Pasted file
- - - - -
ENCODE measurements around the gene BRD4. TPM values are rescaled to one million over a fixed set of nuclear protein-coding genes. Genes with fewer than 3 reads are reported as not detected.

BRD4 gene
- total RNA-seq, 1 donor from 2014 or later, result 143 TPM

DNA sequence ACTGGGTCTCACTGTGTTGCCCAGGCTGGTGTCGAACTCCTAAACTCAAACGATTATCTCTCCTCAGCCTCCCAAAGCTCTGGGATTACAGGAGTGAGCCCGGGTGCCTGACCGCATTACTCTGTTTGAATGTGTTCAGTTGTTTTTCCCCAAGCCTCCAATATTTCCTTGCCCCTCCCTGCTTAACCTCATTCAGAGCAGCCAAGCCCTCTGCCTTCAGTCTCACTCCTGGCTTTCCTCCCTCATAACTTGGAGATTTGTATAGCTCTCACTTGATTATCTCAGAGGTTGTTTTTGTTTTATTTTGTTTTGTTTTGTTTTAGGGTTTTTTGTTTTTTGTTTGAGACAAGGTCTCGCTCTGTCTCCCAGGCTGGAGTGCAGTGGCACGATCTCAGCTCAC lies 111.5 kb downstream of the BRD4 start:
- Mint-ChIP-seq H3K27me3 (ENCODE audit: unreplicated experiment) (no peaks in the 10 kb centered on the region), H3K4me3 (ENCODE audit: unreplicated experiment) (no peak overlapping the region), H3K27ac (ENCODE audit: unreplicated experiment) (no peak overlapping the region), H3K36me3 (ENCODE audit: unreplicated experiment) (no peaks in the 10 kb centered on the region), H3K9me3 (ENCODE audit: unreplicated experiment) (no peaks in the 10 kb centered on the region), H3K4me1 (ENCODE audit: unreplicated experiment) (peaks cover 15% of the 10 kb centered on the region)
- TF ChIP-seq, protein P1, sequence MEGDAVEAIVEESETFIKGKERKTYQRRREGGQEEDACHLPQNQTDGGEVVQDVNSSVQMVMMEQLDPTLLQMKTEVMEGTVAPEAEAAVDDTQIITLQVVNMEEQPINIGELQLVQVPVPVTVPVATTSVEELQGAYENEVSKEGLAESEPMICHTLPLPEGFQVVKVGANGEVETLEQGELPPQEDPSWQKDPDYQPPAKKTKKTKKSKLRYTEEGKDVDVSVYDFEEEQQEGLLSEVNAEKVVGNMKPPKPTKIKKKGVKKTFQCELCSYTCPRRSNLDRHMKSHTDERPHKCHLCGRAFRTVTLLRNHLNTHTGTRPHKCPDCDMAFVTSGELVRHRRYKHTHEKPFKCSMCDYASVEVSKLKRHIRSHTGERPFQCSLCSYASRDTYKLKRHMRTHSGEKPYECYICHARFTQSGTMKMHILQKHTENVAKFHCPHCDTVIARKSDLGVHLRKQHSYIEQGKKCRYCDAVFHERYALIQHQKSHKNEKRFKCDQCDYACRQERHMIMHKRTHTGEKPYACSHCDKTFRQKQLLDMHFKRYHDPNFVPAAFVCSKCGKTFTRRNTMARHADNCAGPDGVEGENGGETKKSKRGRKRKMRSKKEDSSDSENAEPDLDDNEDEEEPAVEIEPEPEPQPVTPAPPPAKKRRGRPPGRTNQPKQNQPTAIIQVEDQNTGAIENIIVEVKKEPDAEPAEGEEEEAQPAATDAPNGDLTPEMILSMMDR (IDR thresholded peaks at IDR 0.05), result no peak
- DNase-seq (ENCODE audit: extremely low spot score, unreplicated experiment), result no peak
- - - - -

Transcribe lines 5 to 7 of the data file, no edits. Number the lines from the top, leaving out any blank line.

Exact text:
- Mint-ChIP-seq H3K27me3 (ENCODE audit: unreplicated experiment) (no peaks in the 10 kb centered on the region), H3K4me3 (ENCODE audit: unreplicated experiment) (no peak overlapping the region), H3K27ac (ENCODE audit: unreplicated experiment) (no peak overlapping the region), H3K36me3 (ENCODE audit: unreplicated experiment) (no peaks in the 10 kb centered on the region), H3K9me3 (ENCODE audit: unreplicated experiment) (no peaks in the 10 kb centered on the region), H3K4me1 (ENCODE audit: unreplicated experiment) (peaks cover 15% of the 10 kb centered on the region)
- TF ChIP-seq, protein P1, sequence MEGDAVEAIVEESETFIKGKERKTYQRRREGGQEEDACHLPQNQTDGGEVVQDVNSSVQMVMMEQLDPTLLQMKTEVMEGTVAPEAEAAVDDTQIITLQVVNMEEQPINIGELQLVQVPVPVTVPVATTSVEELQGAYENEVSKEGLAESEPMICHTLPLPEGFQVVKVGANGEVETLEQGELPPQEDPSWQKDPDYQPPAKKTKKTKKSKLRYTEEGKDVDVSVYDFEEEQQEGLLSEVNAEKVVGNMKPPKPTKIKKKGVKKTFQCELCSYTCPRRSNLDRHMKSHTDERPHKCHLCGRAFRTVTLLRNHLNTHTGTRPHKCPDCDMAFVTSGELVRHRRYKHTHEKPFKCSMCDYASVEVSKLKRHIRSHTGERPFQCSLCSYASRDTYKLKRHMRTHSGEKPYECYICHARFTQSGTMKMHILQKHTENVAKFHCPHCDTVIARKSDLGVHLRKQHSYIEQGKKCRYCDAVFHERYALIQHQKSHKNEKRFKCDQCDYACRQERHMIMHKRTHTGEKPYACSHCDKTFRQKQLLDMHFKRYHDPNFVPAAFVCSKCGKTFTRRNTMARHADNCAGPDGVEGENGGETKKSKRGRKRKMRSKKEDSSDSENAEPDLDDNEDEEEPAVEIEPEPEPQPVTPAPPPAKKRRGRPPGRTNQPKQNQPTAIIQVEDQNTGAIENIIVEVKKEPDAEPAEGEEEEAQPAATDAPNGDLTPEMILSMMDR (IDR thresholded peaks at IDR 0.05), result no peak
- DNase-seq (ENCODE audit: extremely low spot score, unreplicated experiment), result no peak